The Ideological Turing Test: Circumcision Edition

I seek to avoid political discussions here because wrapping politics into the circumcision debate makes the situation worse. The purpose of this post is not political, despite the topic’s origin as an approach to political philosophy.

Bryan Caplan is an economist at George Mason University. He is a libertarian. In response to a statement by economist and New York Times columnist Paul Krugman, Professor Caplan proposed an ideological Turing test. A Turing test is when “a computer tries to pass for human”:

A human judge engages in a natural language conversation with one human and one machine, each emulating human responses. All participants are separated from one another. If the judge cannot reliably tell the machine from the human, the machine is said to have passed the test.

Professor Caplan challenged Krugman’s assertion with this:

… Mill states it well: “He who knows only his own side of the case knows little of that.” If someone can correctly explain a position but continue to disagree with it, that position is less likely to be correct. And if ability to correctly explain a position leads almost automatically to agreement with it, that position is more likely to be correct. (See free trade). It’s not a perfect criterion, of course, especially for highly idiosyncratic views. But the ability to pass ideological Turing tests – to state opposing views as clearly and persuasively as their proponents – is a genuine symptom of objectivity and wisdom.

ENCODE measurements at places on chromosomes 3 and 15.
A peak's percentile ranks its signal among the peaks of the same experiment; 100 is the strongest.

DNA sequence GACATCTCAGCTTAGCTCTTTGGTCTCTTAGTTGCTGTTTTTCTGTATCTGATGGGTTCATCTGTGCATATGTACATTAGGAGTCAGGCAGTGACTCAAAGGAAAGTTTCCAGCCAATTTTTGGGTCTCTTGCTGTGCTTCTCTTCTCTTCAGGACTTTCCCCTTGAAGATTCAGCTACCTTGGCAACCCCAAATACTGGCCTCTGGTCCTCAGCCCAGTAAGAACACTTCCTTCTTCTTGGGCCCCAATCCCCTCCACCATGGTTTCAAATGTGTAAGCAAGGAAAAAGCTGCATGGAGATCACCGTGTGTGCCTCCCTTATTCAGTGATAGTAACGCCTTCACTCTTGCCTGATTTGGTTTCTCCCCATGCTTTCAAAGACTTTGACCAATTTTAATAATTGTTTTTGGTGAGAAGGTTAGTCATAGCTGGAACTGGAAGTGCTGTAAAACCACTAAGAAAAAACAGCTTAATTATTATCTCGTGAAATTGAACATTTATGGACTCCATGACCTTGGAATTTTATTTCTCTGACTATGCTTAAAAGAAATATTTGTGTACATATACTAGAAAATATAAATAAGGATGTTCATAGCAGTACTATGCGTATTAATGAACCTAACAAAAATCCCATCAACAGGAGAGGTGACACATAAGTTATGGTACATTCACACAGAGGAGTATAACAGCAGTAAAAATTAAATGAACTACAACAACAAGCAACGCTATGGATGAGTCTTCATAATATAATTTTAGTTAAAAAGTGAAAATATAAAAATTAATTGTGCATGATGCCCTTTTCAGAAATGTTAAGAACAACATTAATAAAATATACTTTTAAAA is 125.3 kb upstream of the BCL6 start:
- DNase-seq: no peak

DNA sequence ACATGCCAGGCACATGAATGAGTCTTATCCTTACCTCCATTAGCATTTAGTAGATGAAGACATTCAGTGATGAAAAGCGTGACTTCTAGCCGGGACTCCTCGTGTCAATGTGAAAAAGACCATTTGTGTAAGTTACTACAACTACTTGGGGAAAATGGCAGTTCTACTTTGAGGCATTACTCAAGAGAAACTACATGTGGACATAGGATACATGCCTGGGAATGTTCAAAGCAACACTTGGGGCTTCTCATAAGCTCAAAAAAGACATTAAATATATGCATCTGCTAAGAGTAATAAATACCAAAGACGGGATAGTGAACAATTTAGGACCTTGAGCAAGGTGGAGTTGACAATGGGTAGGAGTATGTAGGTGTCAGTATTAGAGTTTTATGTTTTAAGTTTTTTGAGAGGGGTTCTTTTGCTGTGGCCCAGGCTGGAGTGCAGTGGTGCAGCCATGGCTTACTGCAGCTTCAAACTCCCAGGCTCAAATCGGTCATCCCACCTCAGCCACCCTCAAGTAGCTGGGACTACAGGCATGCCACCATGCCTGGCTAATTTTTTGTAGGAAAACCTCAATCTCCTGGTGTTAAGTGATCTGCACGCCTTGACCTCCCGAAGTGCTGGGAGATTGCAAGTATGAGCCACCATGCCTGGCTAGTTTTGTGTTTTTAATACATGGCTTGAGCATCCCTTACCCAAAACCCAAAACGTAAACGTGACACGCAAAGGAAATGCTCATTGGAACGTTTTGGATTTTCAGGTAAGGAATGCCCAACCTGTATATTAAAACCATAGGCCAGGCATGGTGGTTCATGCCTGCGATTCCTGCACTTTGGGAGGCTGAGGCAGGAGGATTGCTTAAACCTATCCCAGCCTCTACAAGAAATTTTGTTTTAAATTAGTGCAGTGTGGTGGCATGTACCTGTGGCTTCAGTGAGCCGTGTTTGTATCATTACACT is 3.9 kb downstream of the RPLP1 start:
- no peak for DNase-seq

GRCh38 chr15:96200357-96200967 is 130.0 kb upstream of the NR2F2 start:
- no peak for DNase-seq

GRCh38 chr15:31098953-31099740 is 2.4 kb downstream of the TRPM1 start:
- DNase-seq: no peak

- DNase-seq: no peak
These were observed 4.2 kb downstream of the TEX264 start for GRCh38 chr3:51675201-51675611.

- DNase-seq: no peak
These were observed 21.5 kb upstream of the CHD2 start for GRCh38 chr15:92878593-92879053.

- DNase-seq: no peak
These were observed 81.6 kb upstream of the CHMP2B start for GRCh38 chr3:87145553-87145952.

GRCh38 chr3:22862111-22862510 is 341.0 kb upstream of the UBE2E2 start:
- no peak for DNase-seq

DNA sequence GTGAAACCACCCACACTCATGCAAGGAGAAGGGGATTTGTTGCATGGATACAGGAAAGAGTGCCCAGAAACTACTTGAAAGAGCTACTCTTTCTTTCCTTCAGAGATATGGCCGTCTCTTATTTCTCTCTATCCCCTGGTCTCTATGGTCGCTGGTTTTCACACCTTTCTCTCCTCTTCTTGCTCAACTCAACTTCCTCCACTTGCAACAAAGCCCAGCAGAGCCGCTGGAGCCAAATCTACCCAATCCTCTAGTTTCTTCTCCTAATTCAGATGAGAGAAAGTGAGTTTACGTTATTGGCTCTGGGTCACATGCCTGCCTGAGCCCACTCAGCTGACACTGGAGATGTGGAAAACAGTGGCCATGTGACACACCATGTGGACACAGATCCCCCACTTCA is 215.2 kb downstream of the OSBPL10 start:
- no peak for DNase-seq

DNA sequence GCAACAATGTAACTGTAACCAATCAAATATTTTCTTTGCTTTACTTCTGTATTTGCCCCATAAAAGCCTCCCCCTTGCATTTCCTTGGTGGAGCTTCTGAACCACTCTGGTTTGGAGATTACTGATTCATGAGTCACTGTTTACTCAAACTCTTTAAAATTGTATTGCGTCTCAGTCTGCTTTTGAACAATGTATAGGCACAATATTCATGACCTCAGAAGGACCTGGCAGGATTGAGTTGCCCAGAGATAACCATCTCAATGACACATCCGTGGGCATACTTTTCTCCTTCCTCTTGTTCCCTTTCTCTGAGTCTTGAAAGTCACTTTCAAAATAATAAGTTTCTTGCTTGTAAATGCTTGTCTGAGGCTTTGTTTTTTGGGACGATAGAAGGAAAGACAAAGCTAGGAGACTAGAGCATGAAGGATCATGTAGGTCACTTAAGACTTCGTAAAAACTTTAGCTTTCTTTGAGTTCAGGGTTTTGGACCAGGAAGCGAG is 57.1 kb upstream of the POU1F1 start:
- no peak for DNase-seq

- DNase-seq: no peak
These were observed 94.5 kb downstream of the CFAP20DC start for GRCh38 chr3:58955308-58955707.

I think this is fantastic and relevant to the circumcision debate. A large problem we have in trying to convince others that non-therapeutic child circumcision is wrong rests with the inability of our opponents to correctly state our position. The recent (justified) uproar over “Foreskin Man” issue 2 is an example, since it then gets applied universally to all activists. Those who support non-therapeutic child circumcision should be able to correctly state or summarize our position. They rarely do.

We have no power to make someone debate fairly beyond the power of our words. I don’t present this concept to demand that our opponents attempt it. I wish they would, but I expect nothing. I present this because it’s important for us to pass the test. We must be able to accurately restate the position of those who advocate for circumcision. When we promote conspiracy theories about doctors, we fail the test. When we promote conspiracy theories about religious individuals, we fail the test. When we deny the possibility of benefits from non-therapeutic circumcision, we fail the test. We must be able to accurately explain why people advocate for circumcision, including when the facts are superficially against us. When we don’t, we give those people an excuse to dismiss everything we say, even if one misstatement of their position is our only misstatement.

For example, I can counter the potential benefits from circumcision as separate to the application of circumcision to a healthy child. But when activists state that there are no benefits, that they’re all lies, people stop listening to everything we say. They assume circumcision opponents don’t care about facts, not the subtle way in which we might disagree on interpretation or the application of facts. We need to care about accuracy so we may convince others of the legitimate ways to apply the facts involved. Once we can recite their position, then we can demand they be able to recite ours.

Leave a Reply

Your email address will not be published. Required fields are marked *


This site uses Akismet to reduce spam. Learn how your comment data is processed.